Oct. 19–A former Schlumberger leadership team is partnering with a family-led pipeline firm in The Woodlands to create a publicly traded company called Strike Inc.
The team’s firm, Sentinel Energy Services, is buying a majority stake in Strike and taking the pipeline inspection and construction firm public with the slightly tweaked name that adds “Inc.” The plan is to rapidly expand Strike’s national footprint to service all types of pipelines from neighborhood natural gas systems to larger crude oil pipelines.
“There’s millions of miles of pipe in this country and more than half of it is really old,” said Strike Chief Executive Steve Pate, who founded the company 15 years ago.
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Sentinel Energy, based in Houston, is a so-called blank check firm, a public company created to find and acquire a private company in a sector that’s ripe for investment. Pipelines are increasingly in demand and expanding to transport record oil and natural gas production from the Permian Basin in West Texas and other U.S. shale plays.
Sentinel went public a year ago under the chairmanship of former Schlumberger CEO Andrew Gould. Sentinel is backed by the Houston private equity firm CSL Capital Management.
Sentinel will pay $345 million in cash for a 65 percent stake in Strike with $150 million in additional investments from the Fidelity Management and Research Co., a unit of the Boston mutual fund company, and CSL. Strike will trade on the New York Stock Exchange under the ticker “STRK” by the end of March.
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Despite the recent oil bust, Strike doubled in size during the past four years, expanding from 3,000 employees to more than 6,000, including 300 in its headquarters in The Woodlands and almost 4,000 throughout Texas. Two of Strike’s biggest growth areas are servicing pipelines for the West Texas oil boom in the Permian Basin and closer to home with the petrochemical surge along the Houston Ship Channel and near Corpus Christi. Strike’s estimated 2018 revenues are $1.8 billion.
Pate will remain Strike’s CEO with Gould as chairman. Gould headed the world’s largest oilfield services firm from 2003 until 2011. He then became the chairman of London-based BG Group, negotiating the $53 billion sale of BG to Royal Dutch Shell three years ago.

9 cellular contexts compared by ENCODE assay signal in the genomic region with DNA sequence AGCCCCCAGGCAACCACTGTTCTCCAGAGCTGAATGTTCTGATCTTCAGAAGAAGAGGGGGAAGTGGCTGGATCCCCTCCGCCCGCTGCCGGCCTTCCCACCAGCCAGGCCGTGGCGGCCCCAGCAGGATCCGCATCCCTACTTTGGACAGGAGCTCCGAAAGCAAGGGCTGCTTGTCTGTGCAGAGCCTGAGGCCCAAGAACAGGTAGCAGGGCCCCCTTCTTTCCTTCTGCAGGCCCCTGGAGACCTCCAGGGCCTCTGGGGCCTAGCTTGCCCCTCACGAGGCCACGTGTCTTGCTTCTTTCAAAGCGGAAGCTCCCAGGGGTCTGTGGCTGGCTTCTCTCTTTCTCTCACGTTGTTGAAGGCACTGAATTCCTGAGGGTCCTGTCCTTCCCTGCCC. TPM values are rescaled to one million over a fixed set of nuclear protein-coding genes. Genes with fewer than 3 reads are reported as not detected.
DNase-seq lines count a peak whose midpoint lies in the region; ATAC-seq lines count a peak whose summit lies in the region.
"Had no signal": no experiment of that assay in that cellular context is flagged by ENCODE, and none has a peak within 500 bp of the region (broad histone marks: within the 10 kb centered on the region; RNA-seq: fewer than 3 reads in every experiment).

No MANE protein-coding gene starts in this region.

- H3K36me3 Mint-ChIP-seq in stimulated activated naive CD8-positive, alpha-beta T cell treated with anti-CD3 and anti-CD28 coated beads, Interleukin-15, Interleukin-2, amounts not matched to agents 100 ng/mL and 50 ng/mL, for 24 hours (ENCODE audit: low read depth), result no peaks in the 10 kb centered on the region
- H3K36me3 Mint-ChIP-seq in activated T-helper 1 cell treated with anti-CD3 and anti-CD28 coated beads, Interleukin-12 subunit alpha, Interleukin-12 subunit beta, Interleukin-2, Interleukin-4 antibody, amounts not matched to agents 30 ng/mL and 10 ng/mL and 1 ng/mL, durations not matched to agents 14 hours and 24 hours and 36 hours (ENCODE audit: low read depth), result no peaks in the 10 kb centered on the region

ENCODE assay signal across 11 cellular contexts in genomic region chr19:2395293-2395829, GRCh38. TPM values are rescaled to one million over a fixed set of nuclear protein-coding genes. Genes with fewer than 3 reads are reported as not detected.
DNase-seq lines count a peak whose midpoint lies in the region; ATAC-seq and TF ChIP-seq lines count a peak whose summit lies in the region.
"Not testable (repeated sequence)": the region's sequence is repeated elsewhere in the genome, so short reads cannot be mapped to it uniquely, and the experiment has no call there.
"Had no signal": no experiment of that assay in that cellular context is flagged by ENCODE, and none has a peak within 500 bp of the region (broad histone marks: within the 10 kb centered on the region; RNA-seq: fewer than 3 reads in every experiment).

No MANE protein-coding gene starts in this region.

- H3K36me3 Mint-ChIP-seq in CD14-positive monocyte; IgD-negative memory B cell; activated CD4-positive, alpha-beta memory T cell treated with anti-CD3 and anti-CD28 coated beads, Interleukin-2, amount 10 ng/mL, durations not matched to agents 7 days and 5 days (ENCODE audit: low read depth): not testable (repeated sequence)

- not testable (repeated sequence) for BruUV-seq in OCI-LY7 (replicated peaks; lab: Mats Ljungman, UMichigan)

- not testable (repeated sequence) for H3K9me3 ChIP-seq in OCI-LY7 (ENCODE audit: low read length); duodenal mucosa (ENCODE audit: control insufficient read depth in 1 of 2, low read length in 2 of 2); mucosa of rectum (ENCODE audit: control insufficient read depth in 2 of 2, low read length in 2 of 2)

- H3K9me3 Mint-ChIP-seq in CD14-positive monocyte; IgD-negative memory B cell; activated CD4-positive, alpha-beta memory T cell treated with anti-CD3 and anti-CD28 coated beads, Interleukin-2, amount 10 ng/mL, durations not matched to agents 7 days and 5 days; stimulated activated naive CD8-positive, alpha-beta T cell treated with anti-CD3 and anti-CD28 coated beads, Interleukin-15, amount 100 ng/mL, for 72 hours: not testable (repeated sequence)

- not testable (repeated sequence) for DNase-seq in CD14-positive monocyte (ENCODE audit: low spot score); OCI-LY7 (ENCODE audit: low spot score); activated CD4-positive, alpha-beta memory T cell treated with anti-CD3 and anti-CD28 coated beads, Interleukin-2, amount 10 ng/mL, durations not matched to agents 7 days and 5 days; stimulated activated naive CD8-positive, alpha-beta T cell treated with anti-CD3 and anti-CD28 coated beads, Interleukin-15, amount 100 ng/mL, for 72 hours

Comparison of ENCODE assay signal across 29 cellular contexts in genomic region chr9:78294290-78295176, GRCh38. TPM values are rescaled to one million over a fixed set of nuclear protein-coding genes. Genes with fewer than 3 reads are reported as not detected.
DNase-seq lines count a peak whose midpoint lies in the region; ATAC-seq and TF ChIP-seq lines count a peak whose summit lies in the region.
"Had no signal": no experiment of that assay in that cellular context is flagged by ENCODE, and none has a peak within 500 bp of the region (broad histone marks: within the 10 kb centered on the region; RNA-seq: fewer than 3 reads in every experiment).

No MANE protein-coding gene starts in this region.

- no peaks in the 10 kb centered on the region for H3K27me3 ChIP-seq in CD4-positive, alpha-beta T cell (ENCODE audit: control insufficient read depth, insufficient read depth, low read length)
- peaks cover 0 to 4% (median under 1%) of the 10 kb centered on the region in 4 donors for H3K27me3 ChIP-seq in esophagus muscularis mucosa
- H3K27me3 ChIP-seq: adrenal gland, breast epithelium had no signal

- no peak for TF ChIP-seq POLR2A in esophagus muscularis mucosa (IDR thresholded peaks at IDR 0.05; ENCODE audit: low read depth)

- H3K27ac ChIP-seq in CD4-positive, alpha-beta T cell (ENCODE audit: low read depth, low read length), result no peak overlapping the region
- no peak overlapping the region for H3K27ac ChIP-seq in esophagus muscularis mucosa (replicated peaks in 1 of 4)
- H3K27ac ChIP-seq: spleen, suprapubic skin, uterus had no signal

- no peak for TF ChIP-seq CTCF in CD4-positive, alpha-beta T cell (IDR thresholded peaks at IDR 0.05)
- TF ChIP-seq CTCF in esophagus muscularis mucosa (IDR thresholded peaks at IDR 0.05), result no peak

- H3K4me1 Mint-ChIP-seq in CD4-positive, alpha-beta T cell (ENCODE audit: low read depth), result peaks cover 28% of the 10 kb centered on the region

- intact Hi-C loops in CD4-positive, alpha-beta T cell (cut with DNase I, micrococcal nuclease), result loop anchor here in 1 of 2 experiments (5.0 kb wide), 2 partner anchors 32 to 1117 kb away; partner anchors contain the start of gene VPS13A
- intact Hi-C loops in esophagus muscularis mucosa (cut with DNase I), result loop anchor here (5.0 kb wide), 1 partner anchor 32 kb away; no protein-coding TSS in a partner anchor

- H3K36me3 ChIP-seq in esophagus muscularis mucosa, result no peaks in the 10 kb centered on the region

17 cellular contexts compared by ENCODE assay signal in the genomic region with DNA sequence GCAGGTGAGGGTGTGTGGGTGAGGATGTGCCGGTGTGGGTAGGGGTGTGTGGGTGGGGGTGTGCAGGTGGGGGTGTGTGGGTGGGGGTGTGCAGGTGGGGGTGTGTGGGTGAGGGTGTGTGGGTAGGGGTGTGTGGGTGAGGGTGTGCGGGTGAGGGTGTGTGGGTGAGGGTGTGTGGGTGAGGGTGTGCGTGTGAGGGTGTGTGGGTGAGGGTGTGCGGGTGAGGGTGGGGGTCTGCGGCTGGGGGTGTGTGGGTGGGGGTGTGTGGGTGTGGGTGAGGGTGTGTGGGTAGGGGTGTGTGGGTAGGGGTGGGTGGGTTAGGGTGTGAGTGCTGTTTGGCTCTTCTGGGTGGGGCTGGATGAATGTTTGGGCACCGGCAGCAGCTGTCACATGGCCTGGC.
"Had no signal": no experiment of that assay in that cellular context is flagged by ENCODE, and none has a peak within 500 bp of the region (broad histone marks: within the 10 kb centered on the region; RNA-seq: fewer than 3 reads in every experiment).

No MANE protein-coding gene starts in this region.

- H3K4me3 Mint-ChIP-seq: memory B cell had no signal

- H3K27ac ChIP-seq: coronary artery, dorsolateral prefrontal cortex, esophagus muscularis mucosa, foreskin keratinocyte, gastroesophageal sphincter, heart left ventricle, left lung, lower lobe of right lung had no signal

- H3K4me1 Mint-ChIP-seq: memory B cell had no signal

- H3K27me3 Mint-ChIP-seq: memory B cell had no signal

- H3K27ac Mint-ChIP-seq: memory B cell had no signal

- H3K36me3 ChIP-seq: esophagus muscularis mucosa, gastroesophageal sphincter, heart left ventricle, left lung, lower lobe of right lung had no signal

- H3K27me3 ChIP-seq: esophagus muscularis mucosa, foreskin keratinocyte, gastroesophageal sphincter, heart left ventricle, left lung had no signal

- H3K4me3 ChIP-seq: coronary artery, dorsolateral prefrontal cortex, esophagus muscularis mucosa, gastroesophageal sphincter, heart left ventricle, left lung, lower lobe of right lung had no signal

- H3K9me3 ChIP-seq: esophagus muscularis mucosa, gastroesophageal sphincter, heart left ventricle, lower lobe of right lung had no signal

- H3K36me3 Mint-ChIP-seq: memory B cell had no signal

Gould said he was approached by various bankers and CSL to create what eventually became Sentinel. He partnered with Krishna Shivram to serve as Sentinel’s CEO. Shivram is a longtime Schlumberger executive who later served as interim chief executive of Weatherford International until another CEO was selected.
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The plan was originally for Shivram to lead whatever company Sentinel acquired, but Gould and Shivram said they felt confident in the Pate family staying in charge. Steve Pate’s son, Cole, is the Strike president and two of Steve’s brothers are executive vice presidents. Shivram will serve on the Strike board.
Despite Gould’s Schlumberger background in oilfield drilling and completions, he viewed that industry as overly crowded. So Sentinel focused on pipelines because of its steady revenues and room for growth, he said.
“This is going to be a very strong segment for a long time,” Gould said.
Despite Strike’s strong growth, Pate said the company still only has about a 2 percent national market share in the pipeline integrity and inspection sector. The many smaller regional players in the industry provide opportunities to make acquisitions and grow, he said. Pate added that the September series of natural gas pipeline explosions in the Boston suburbs underscored the need for more standardized pipeline inspections and regulations nationwide, presenting more opportunities for the company to grow.
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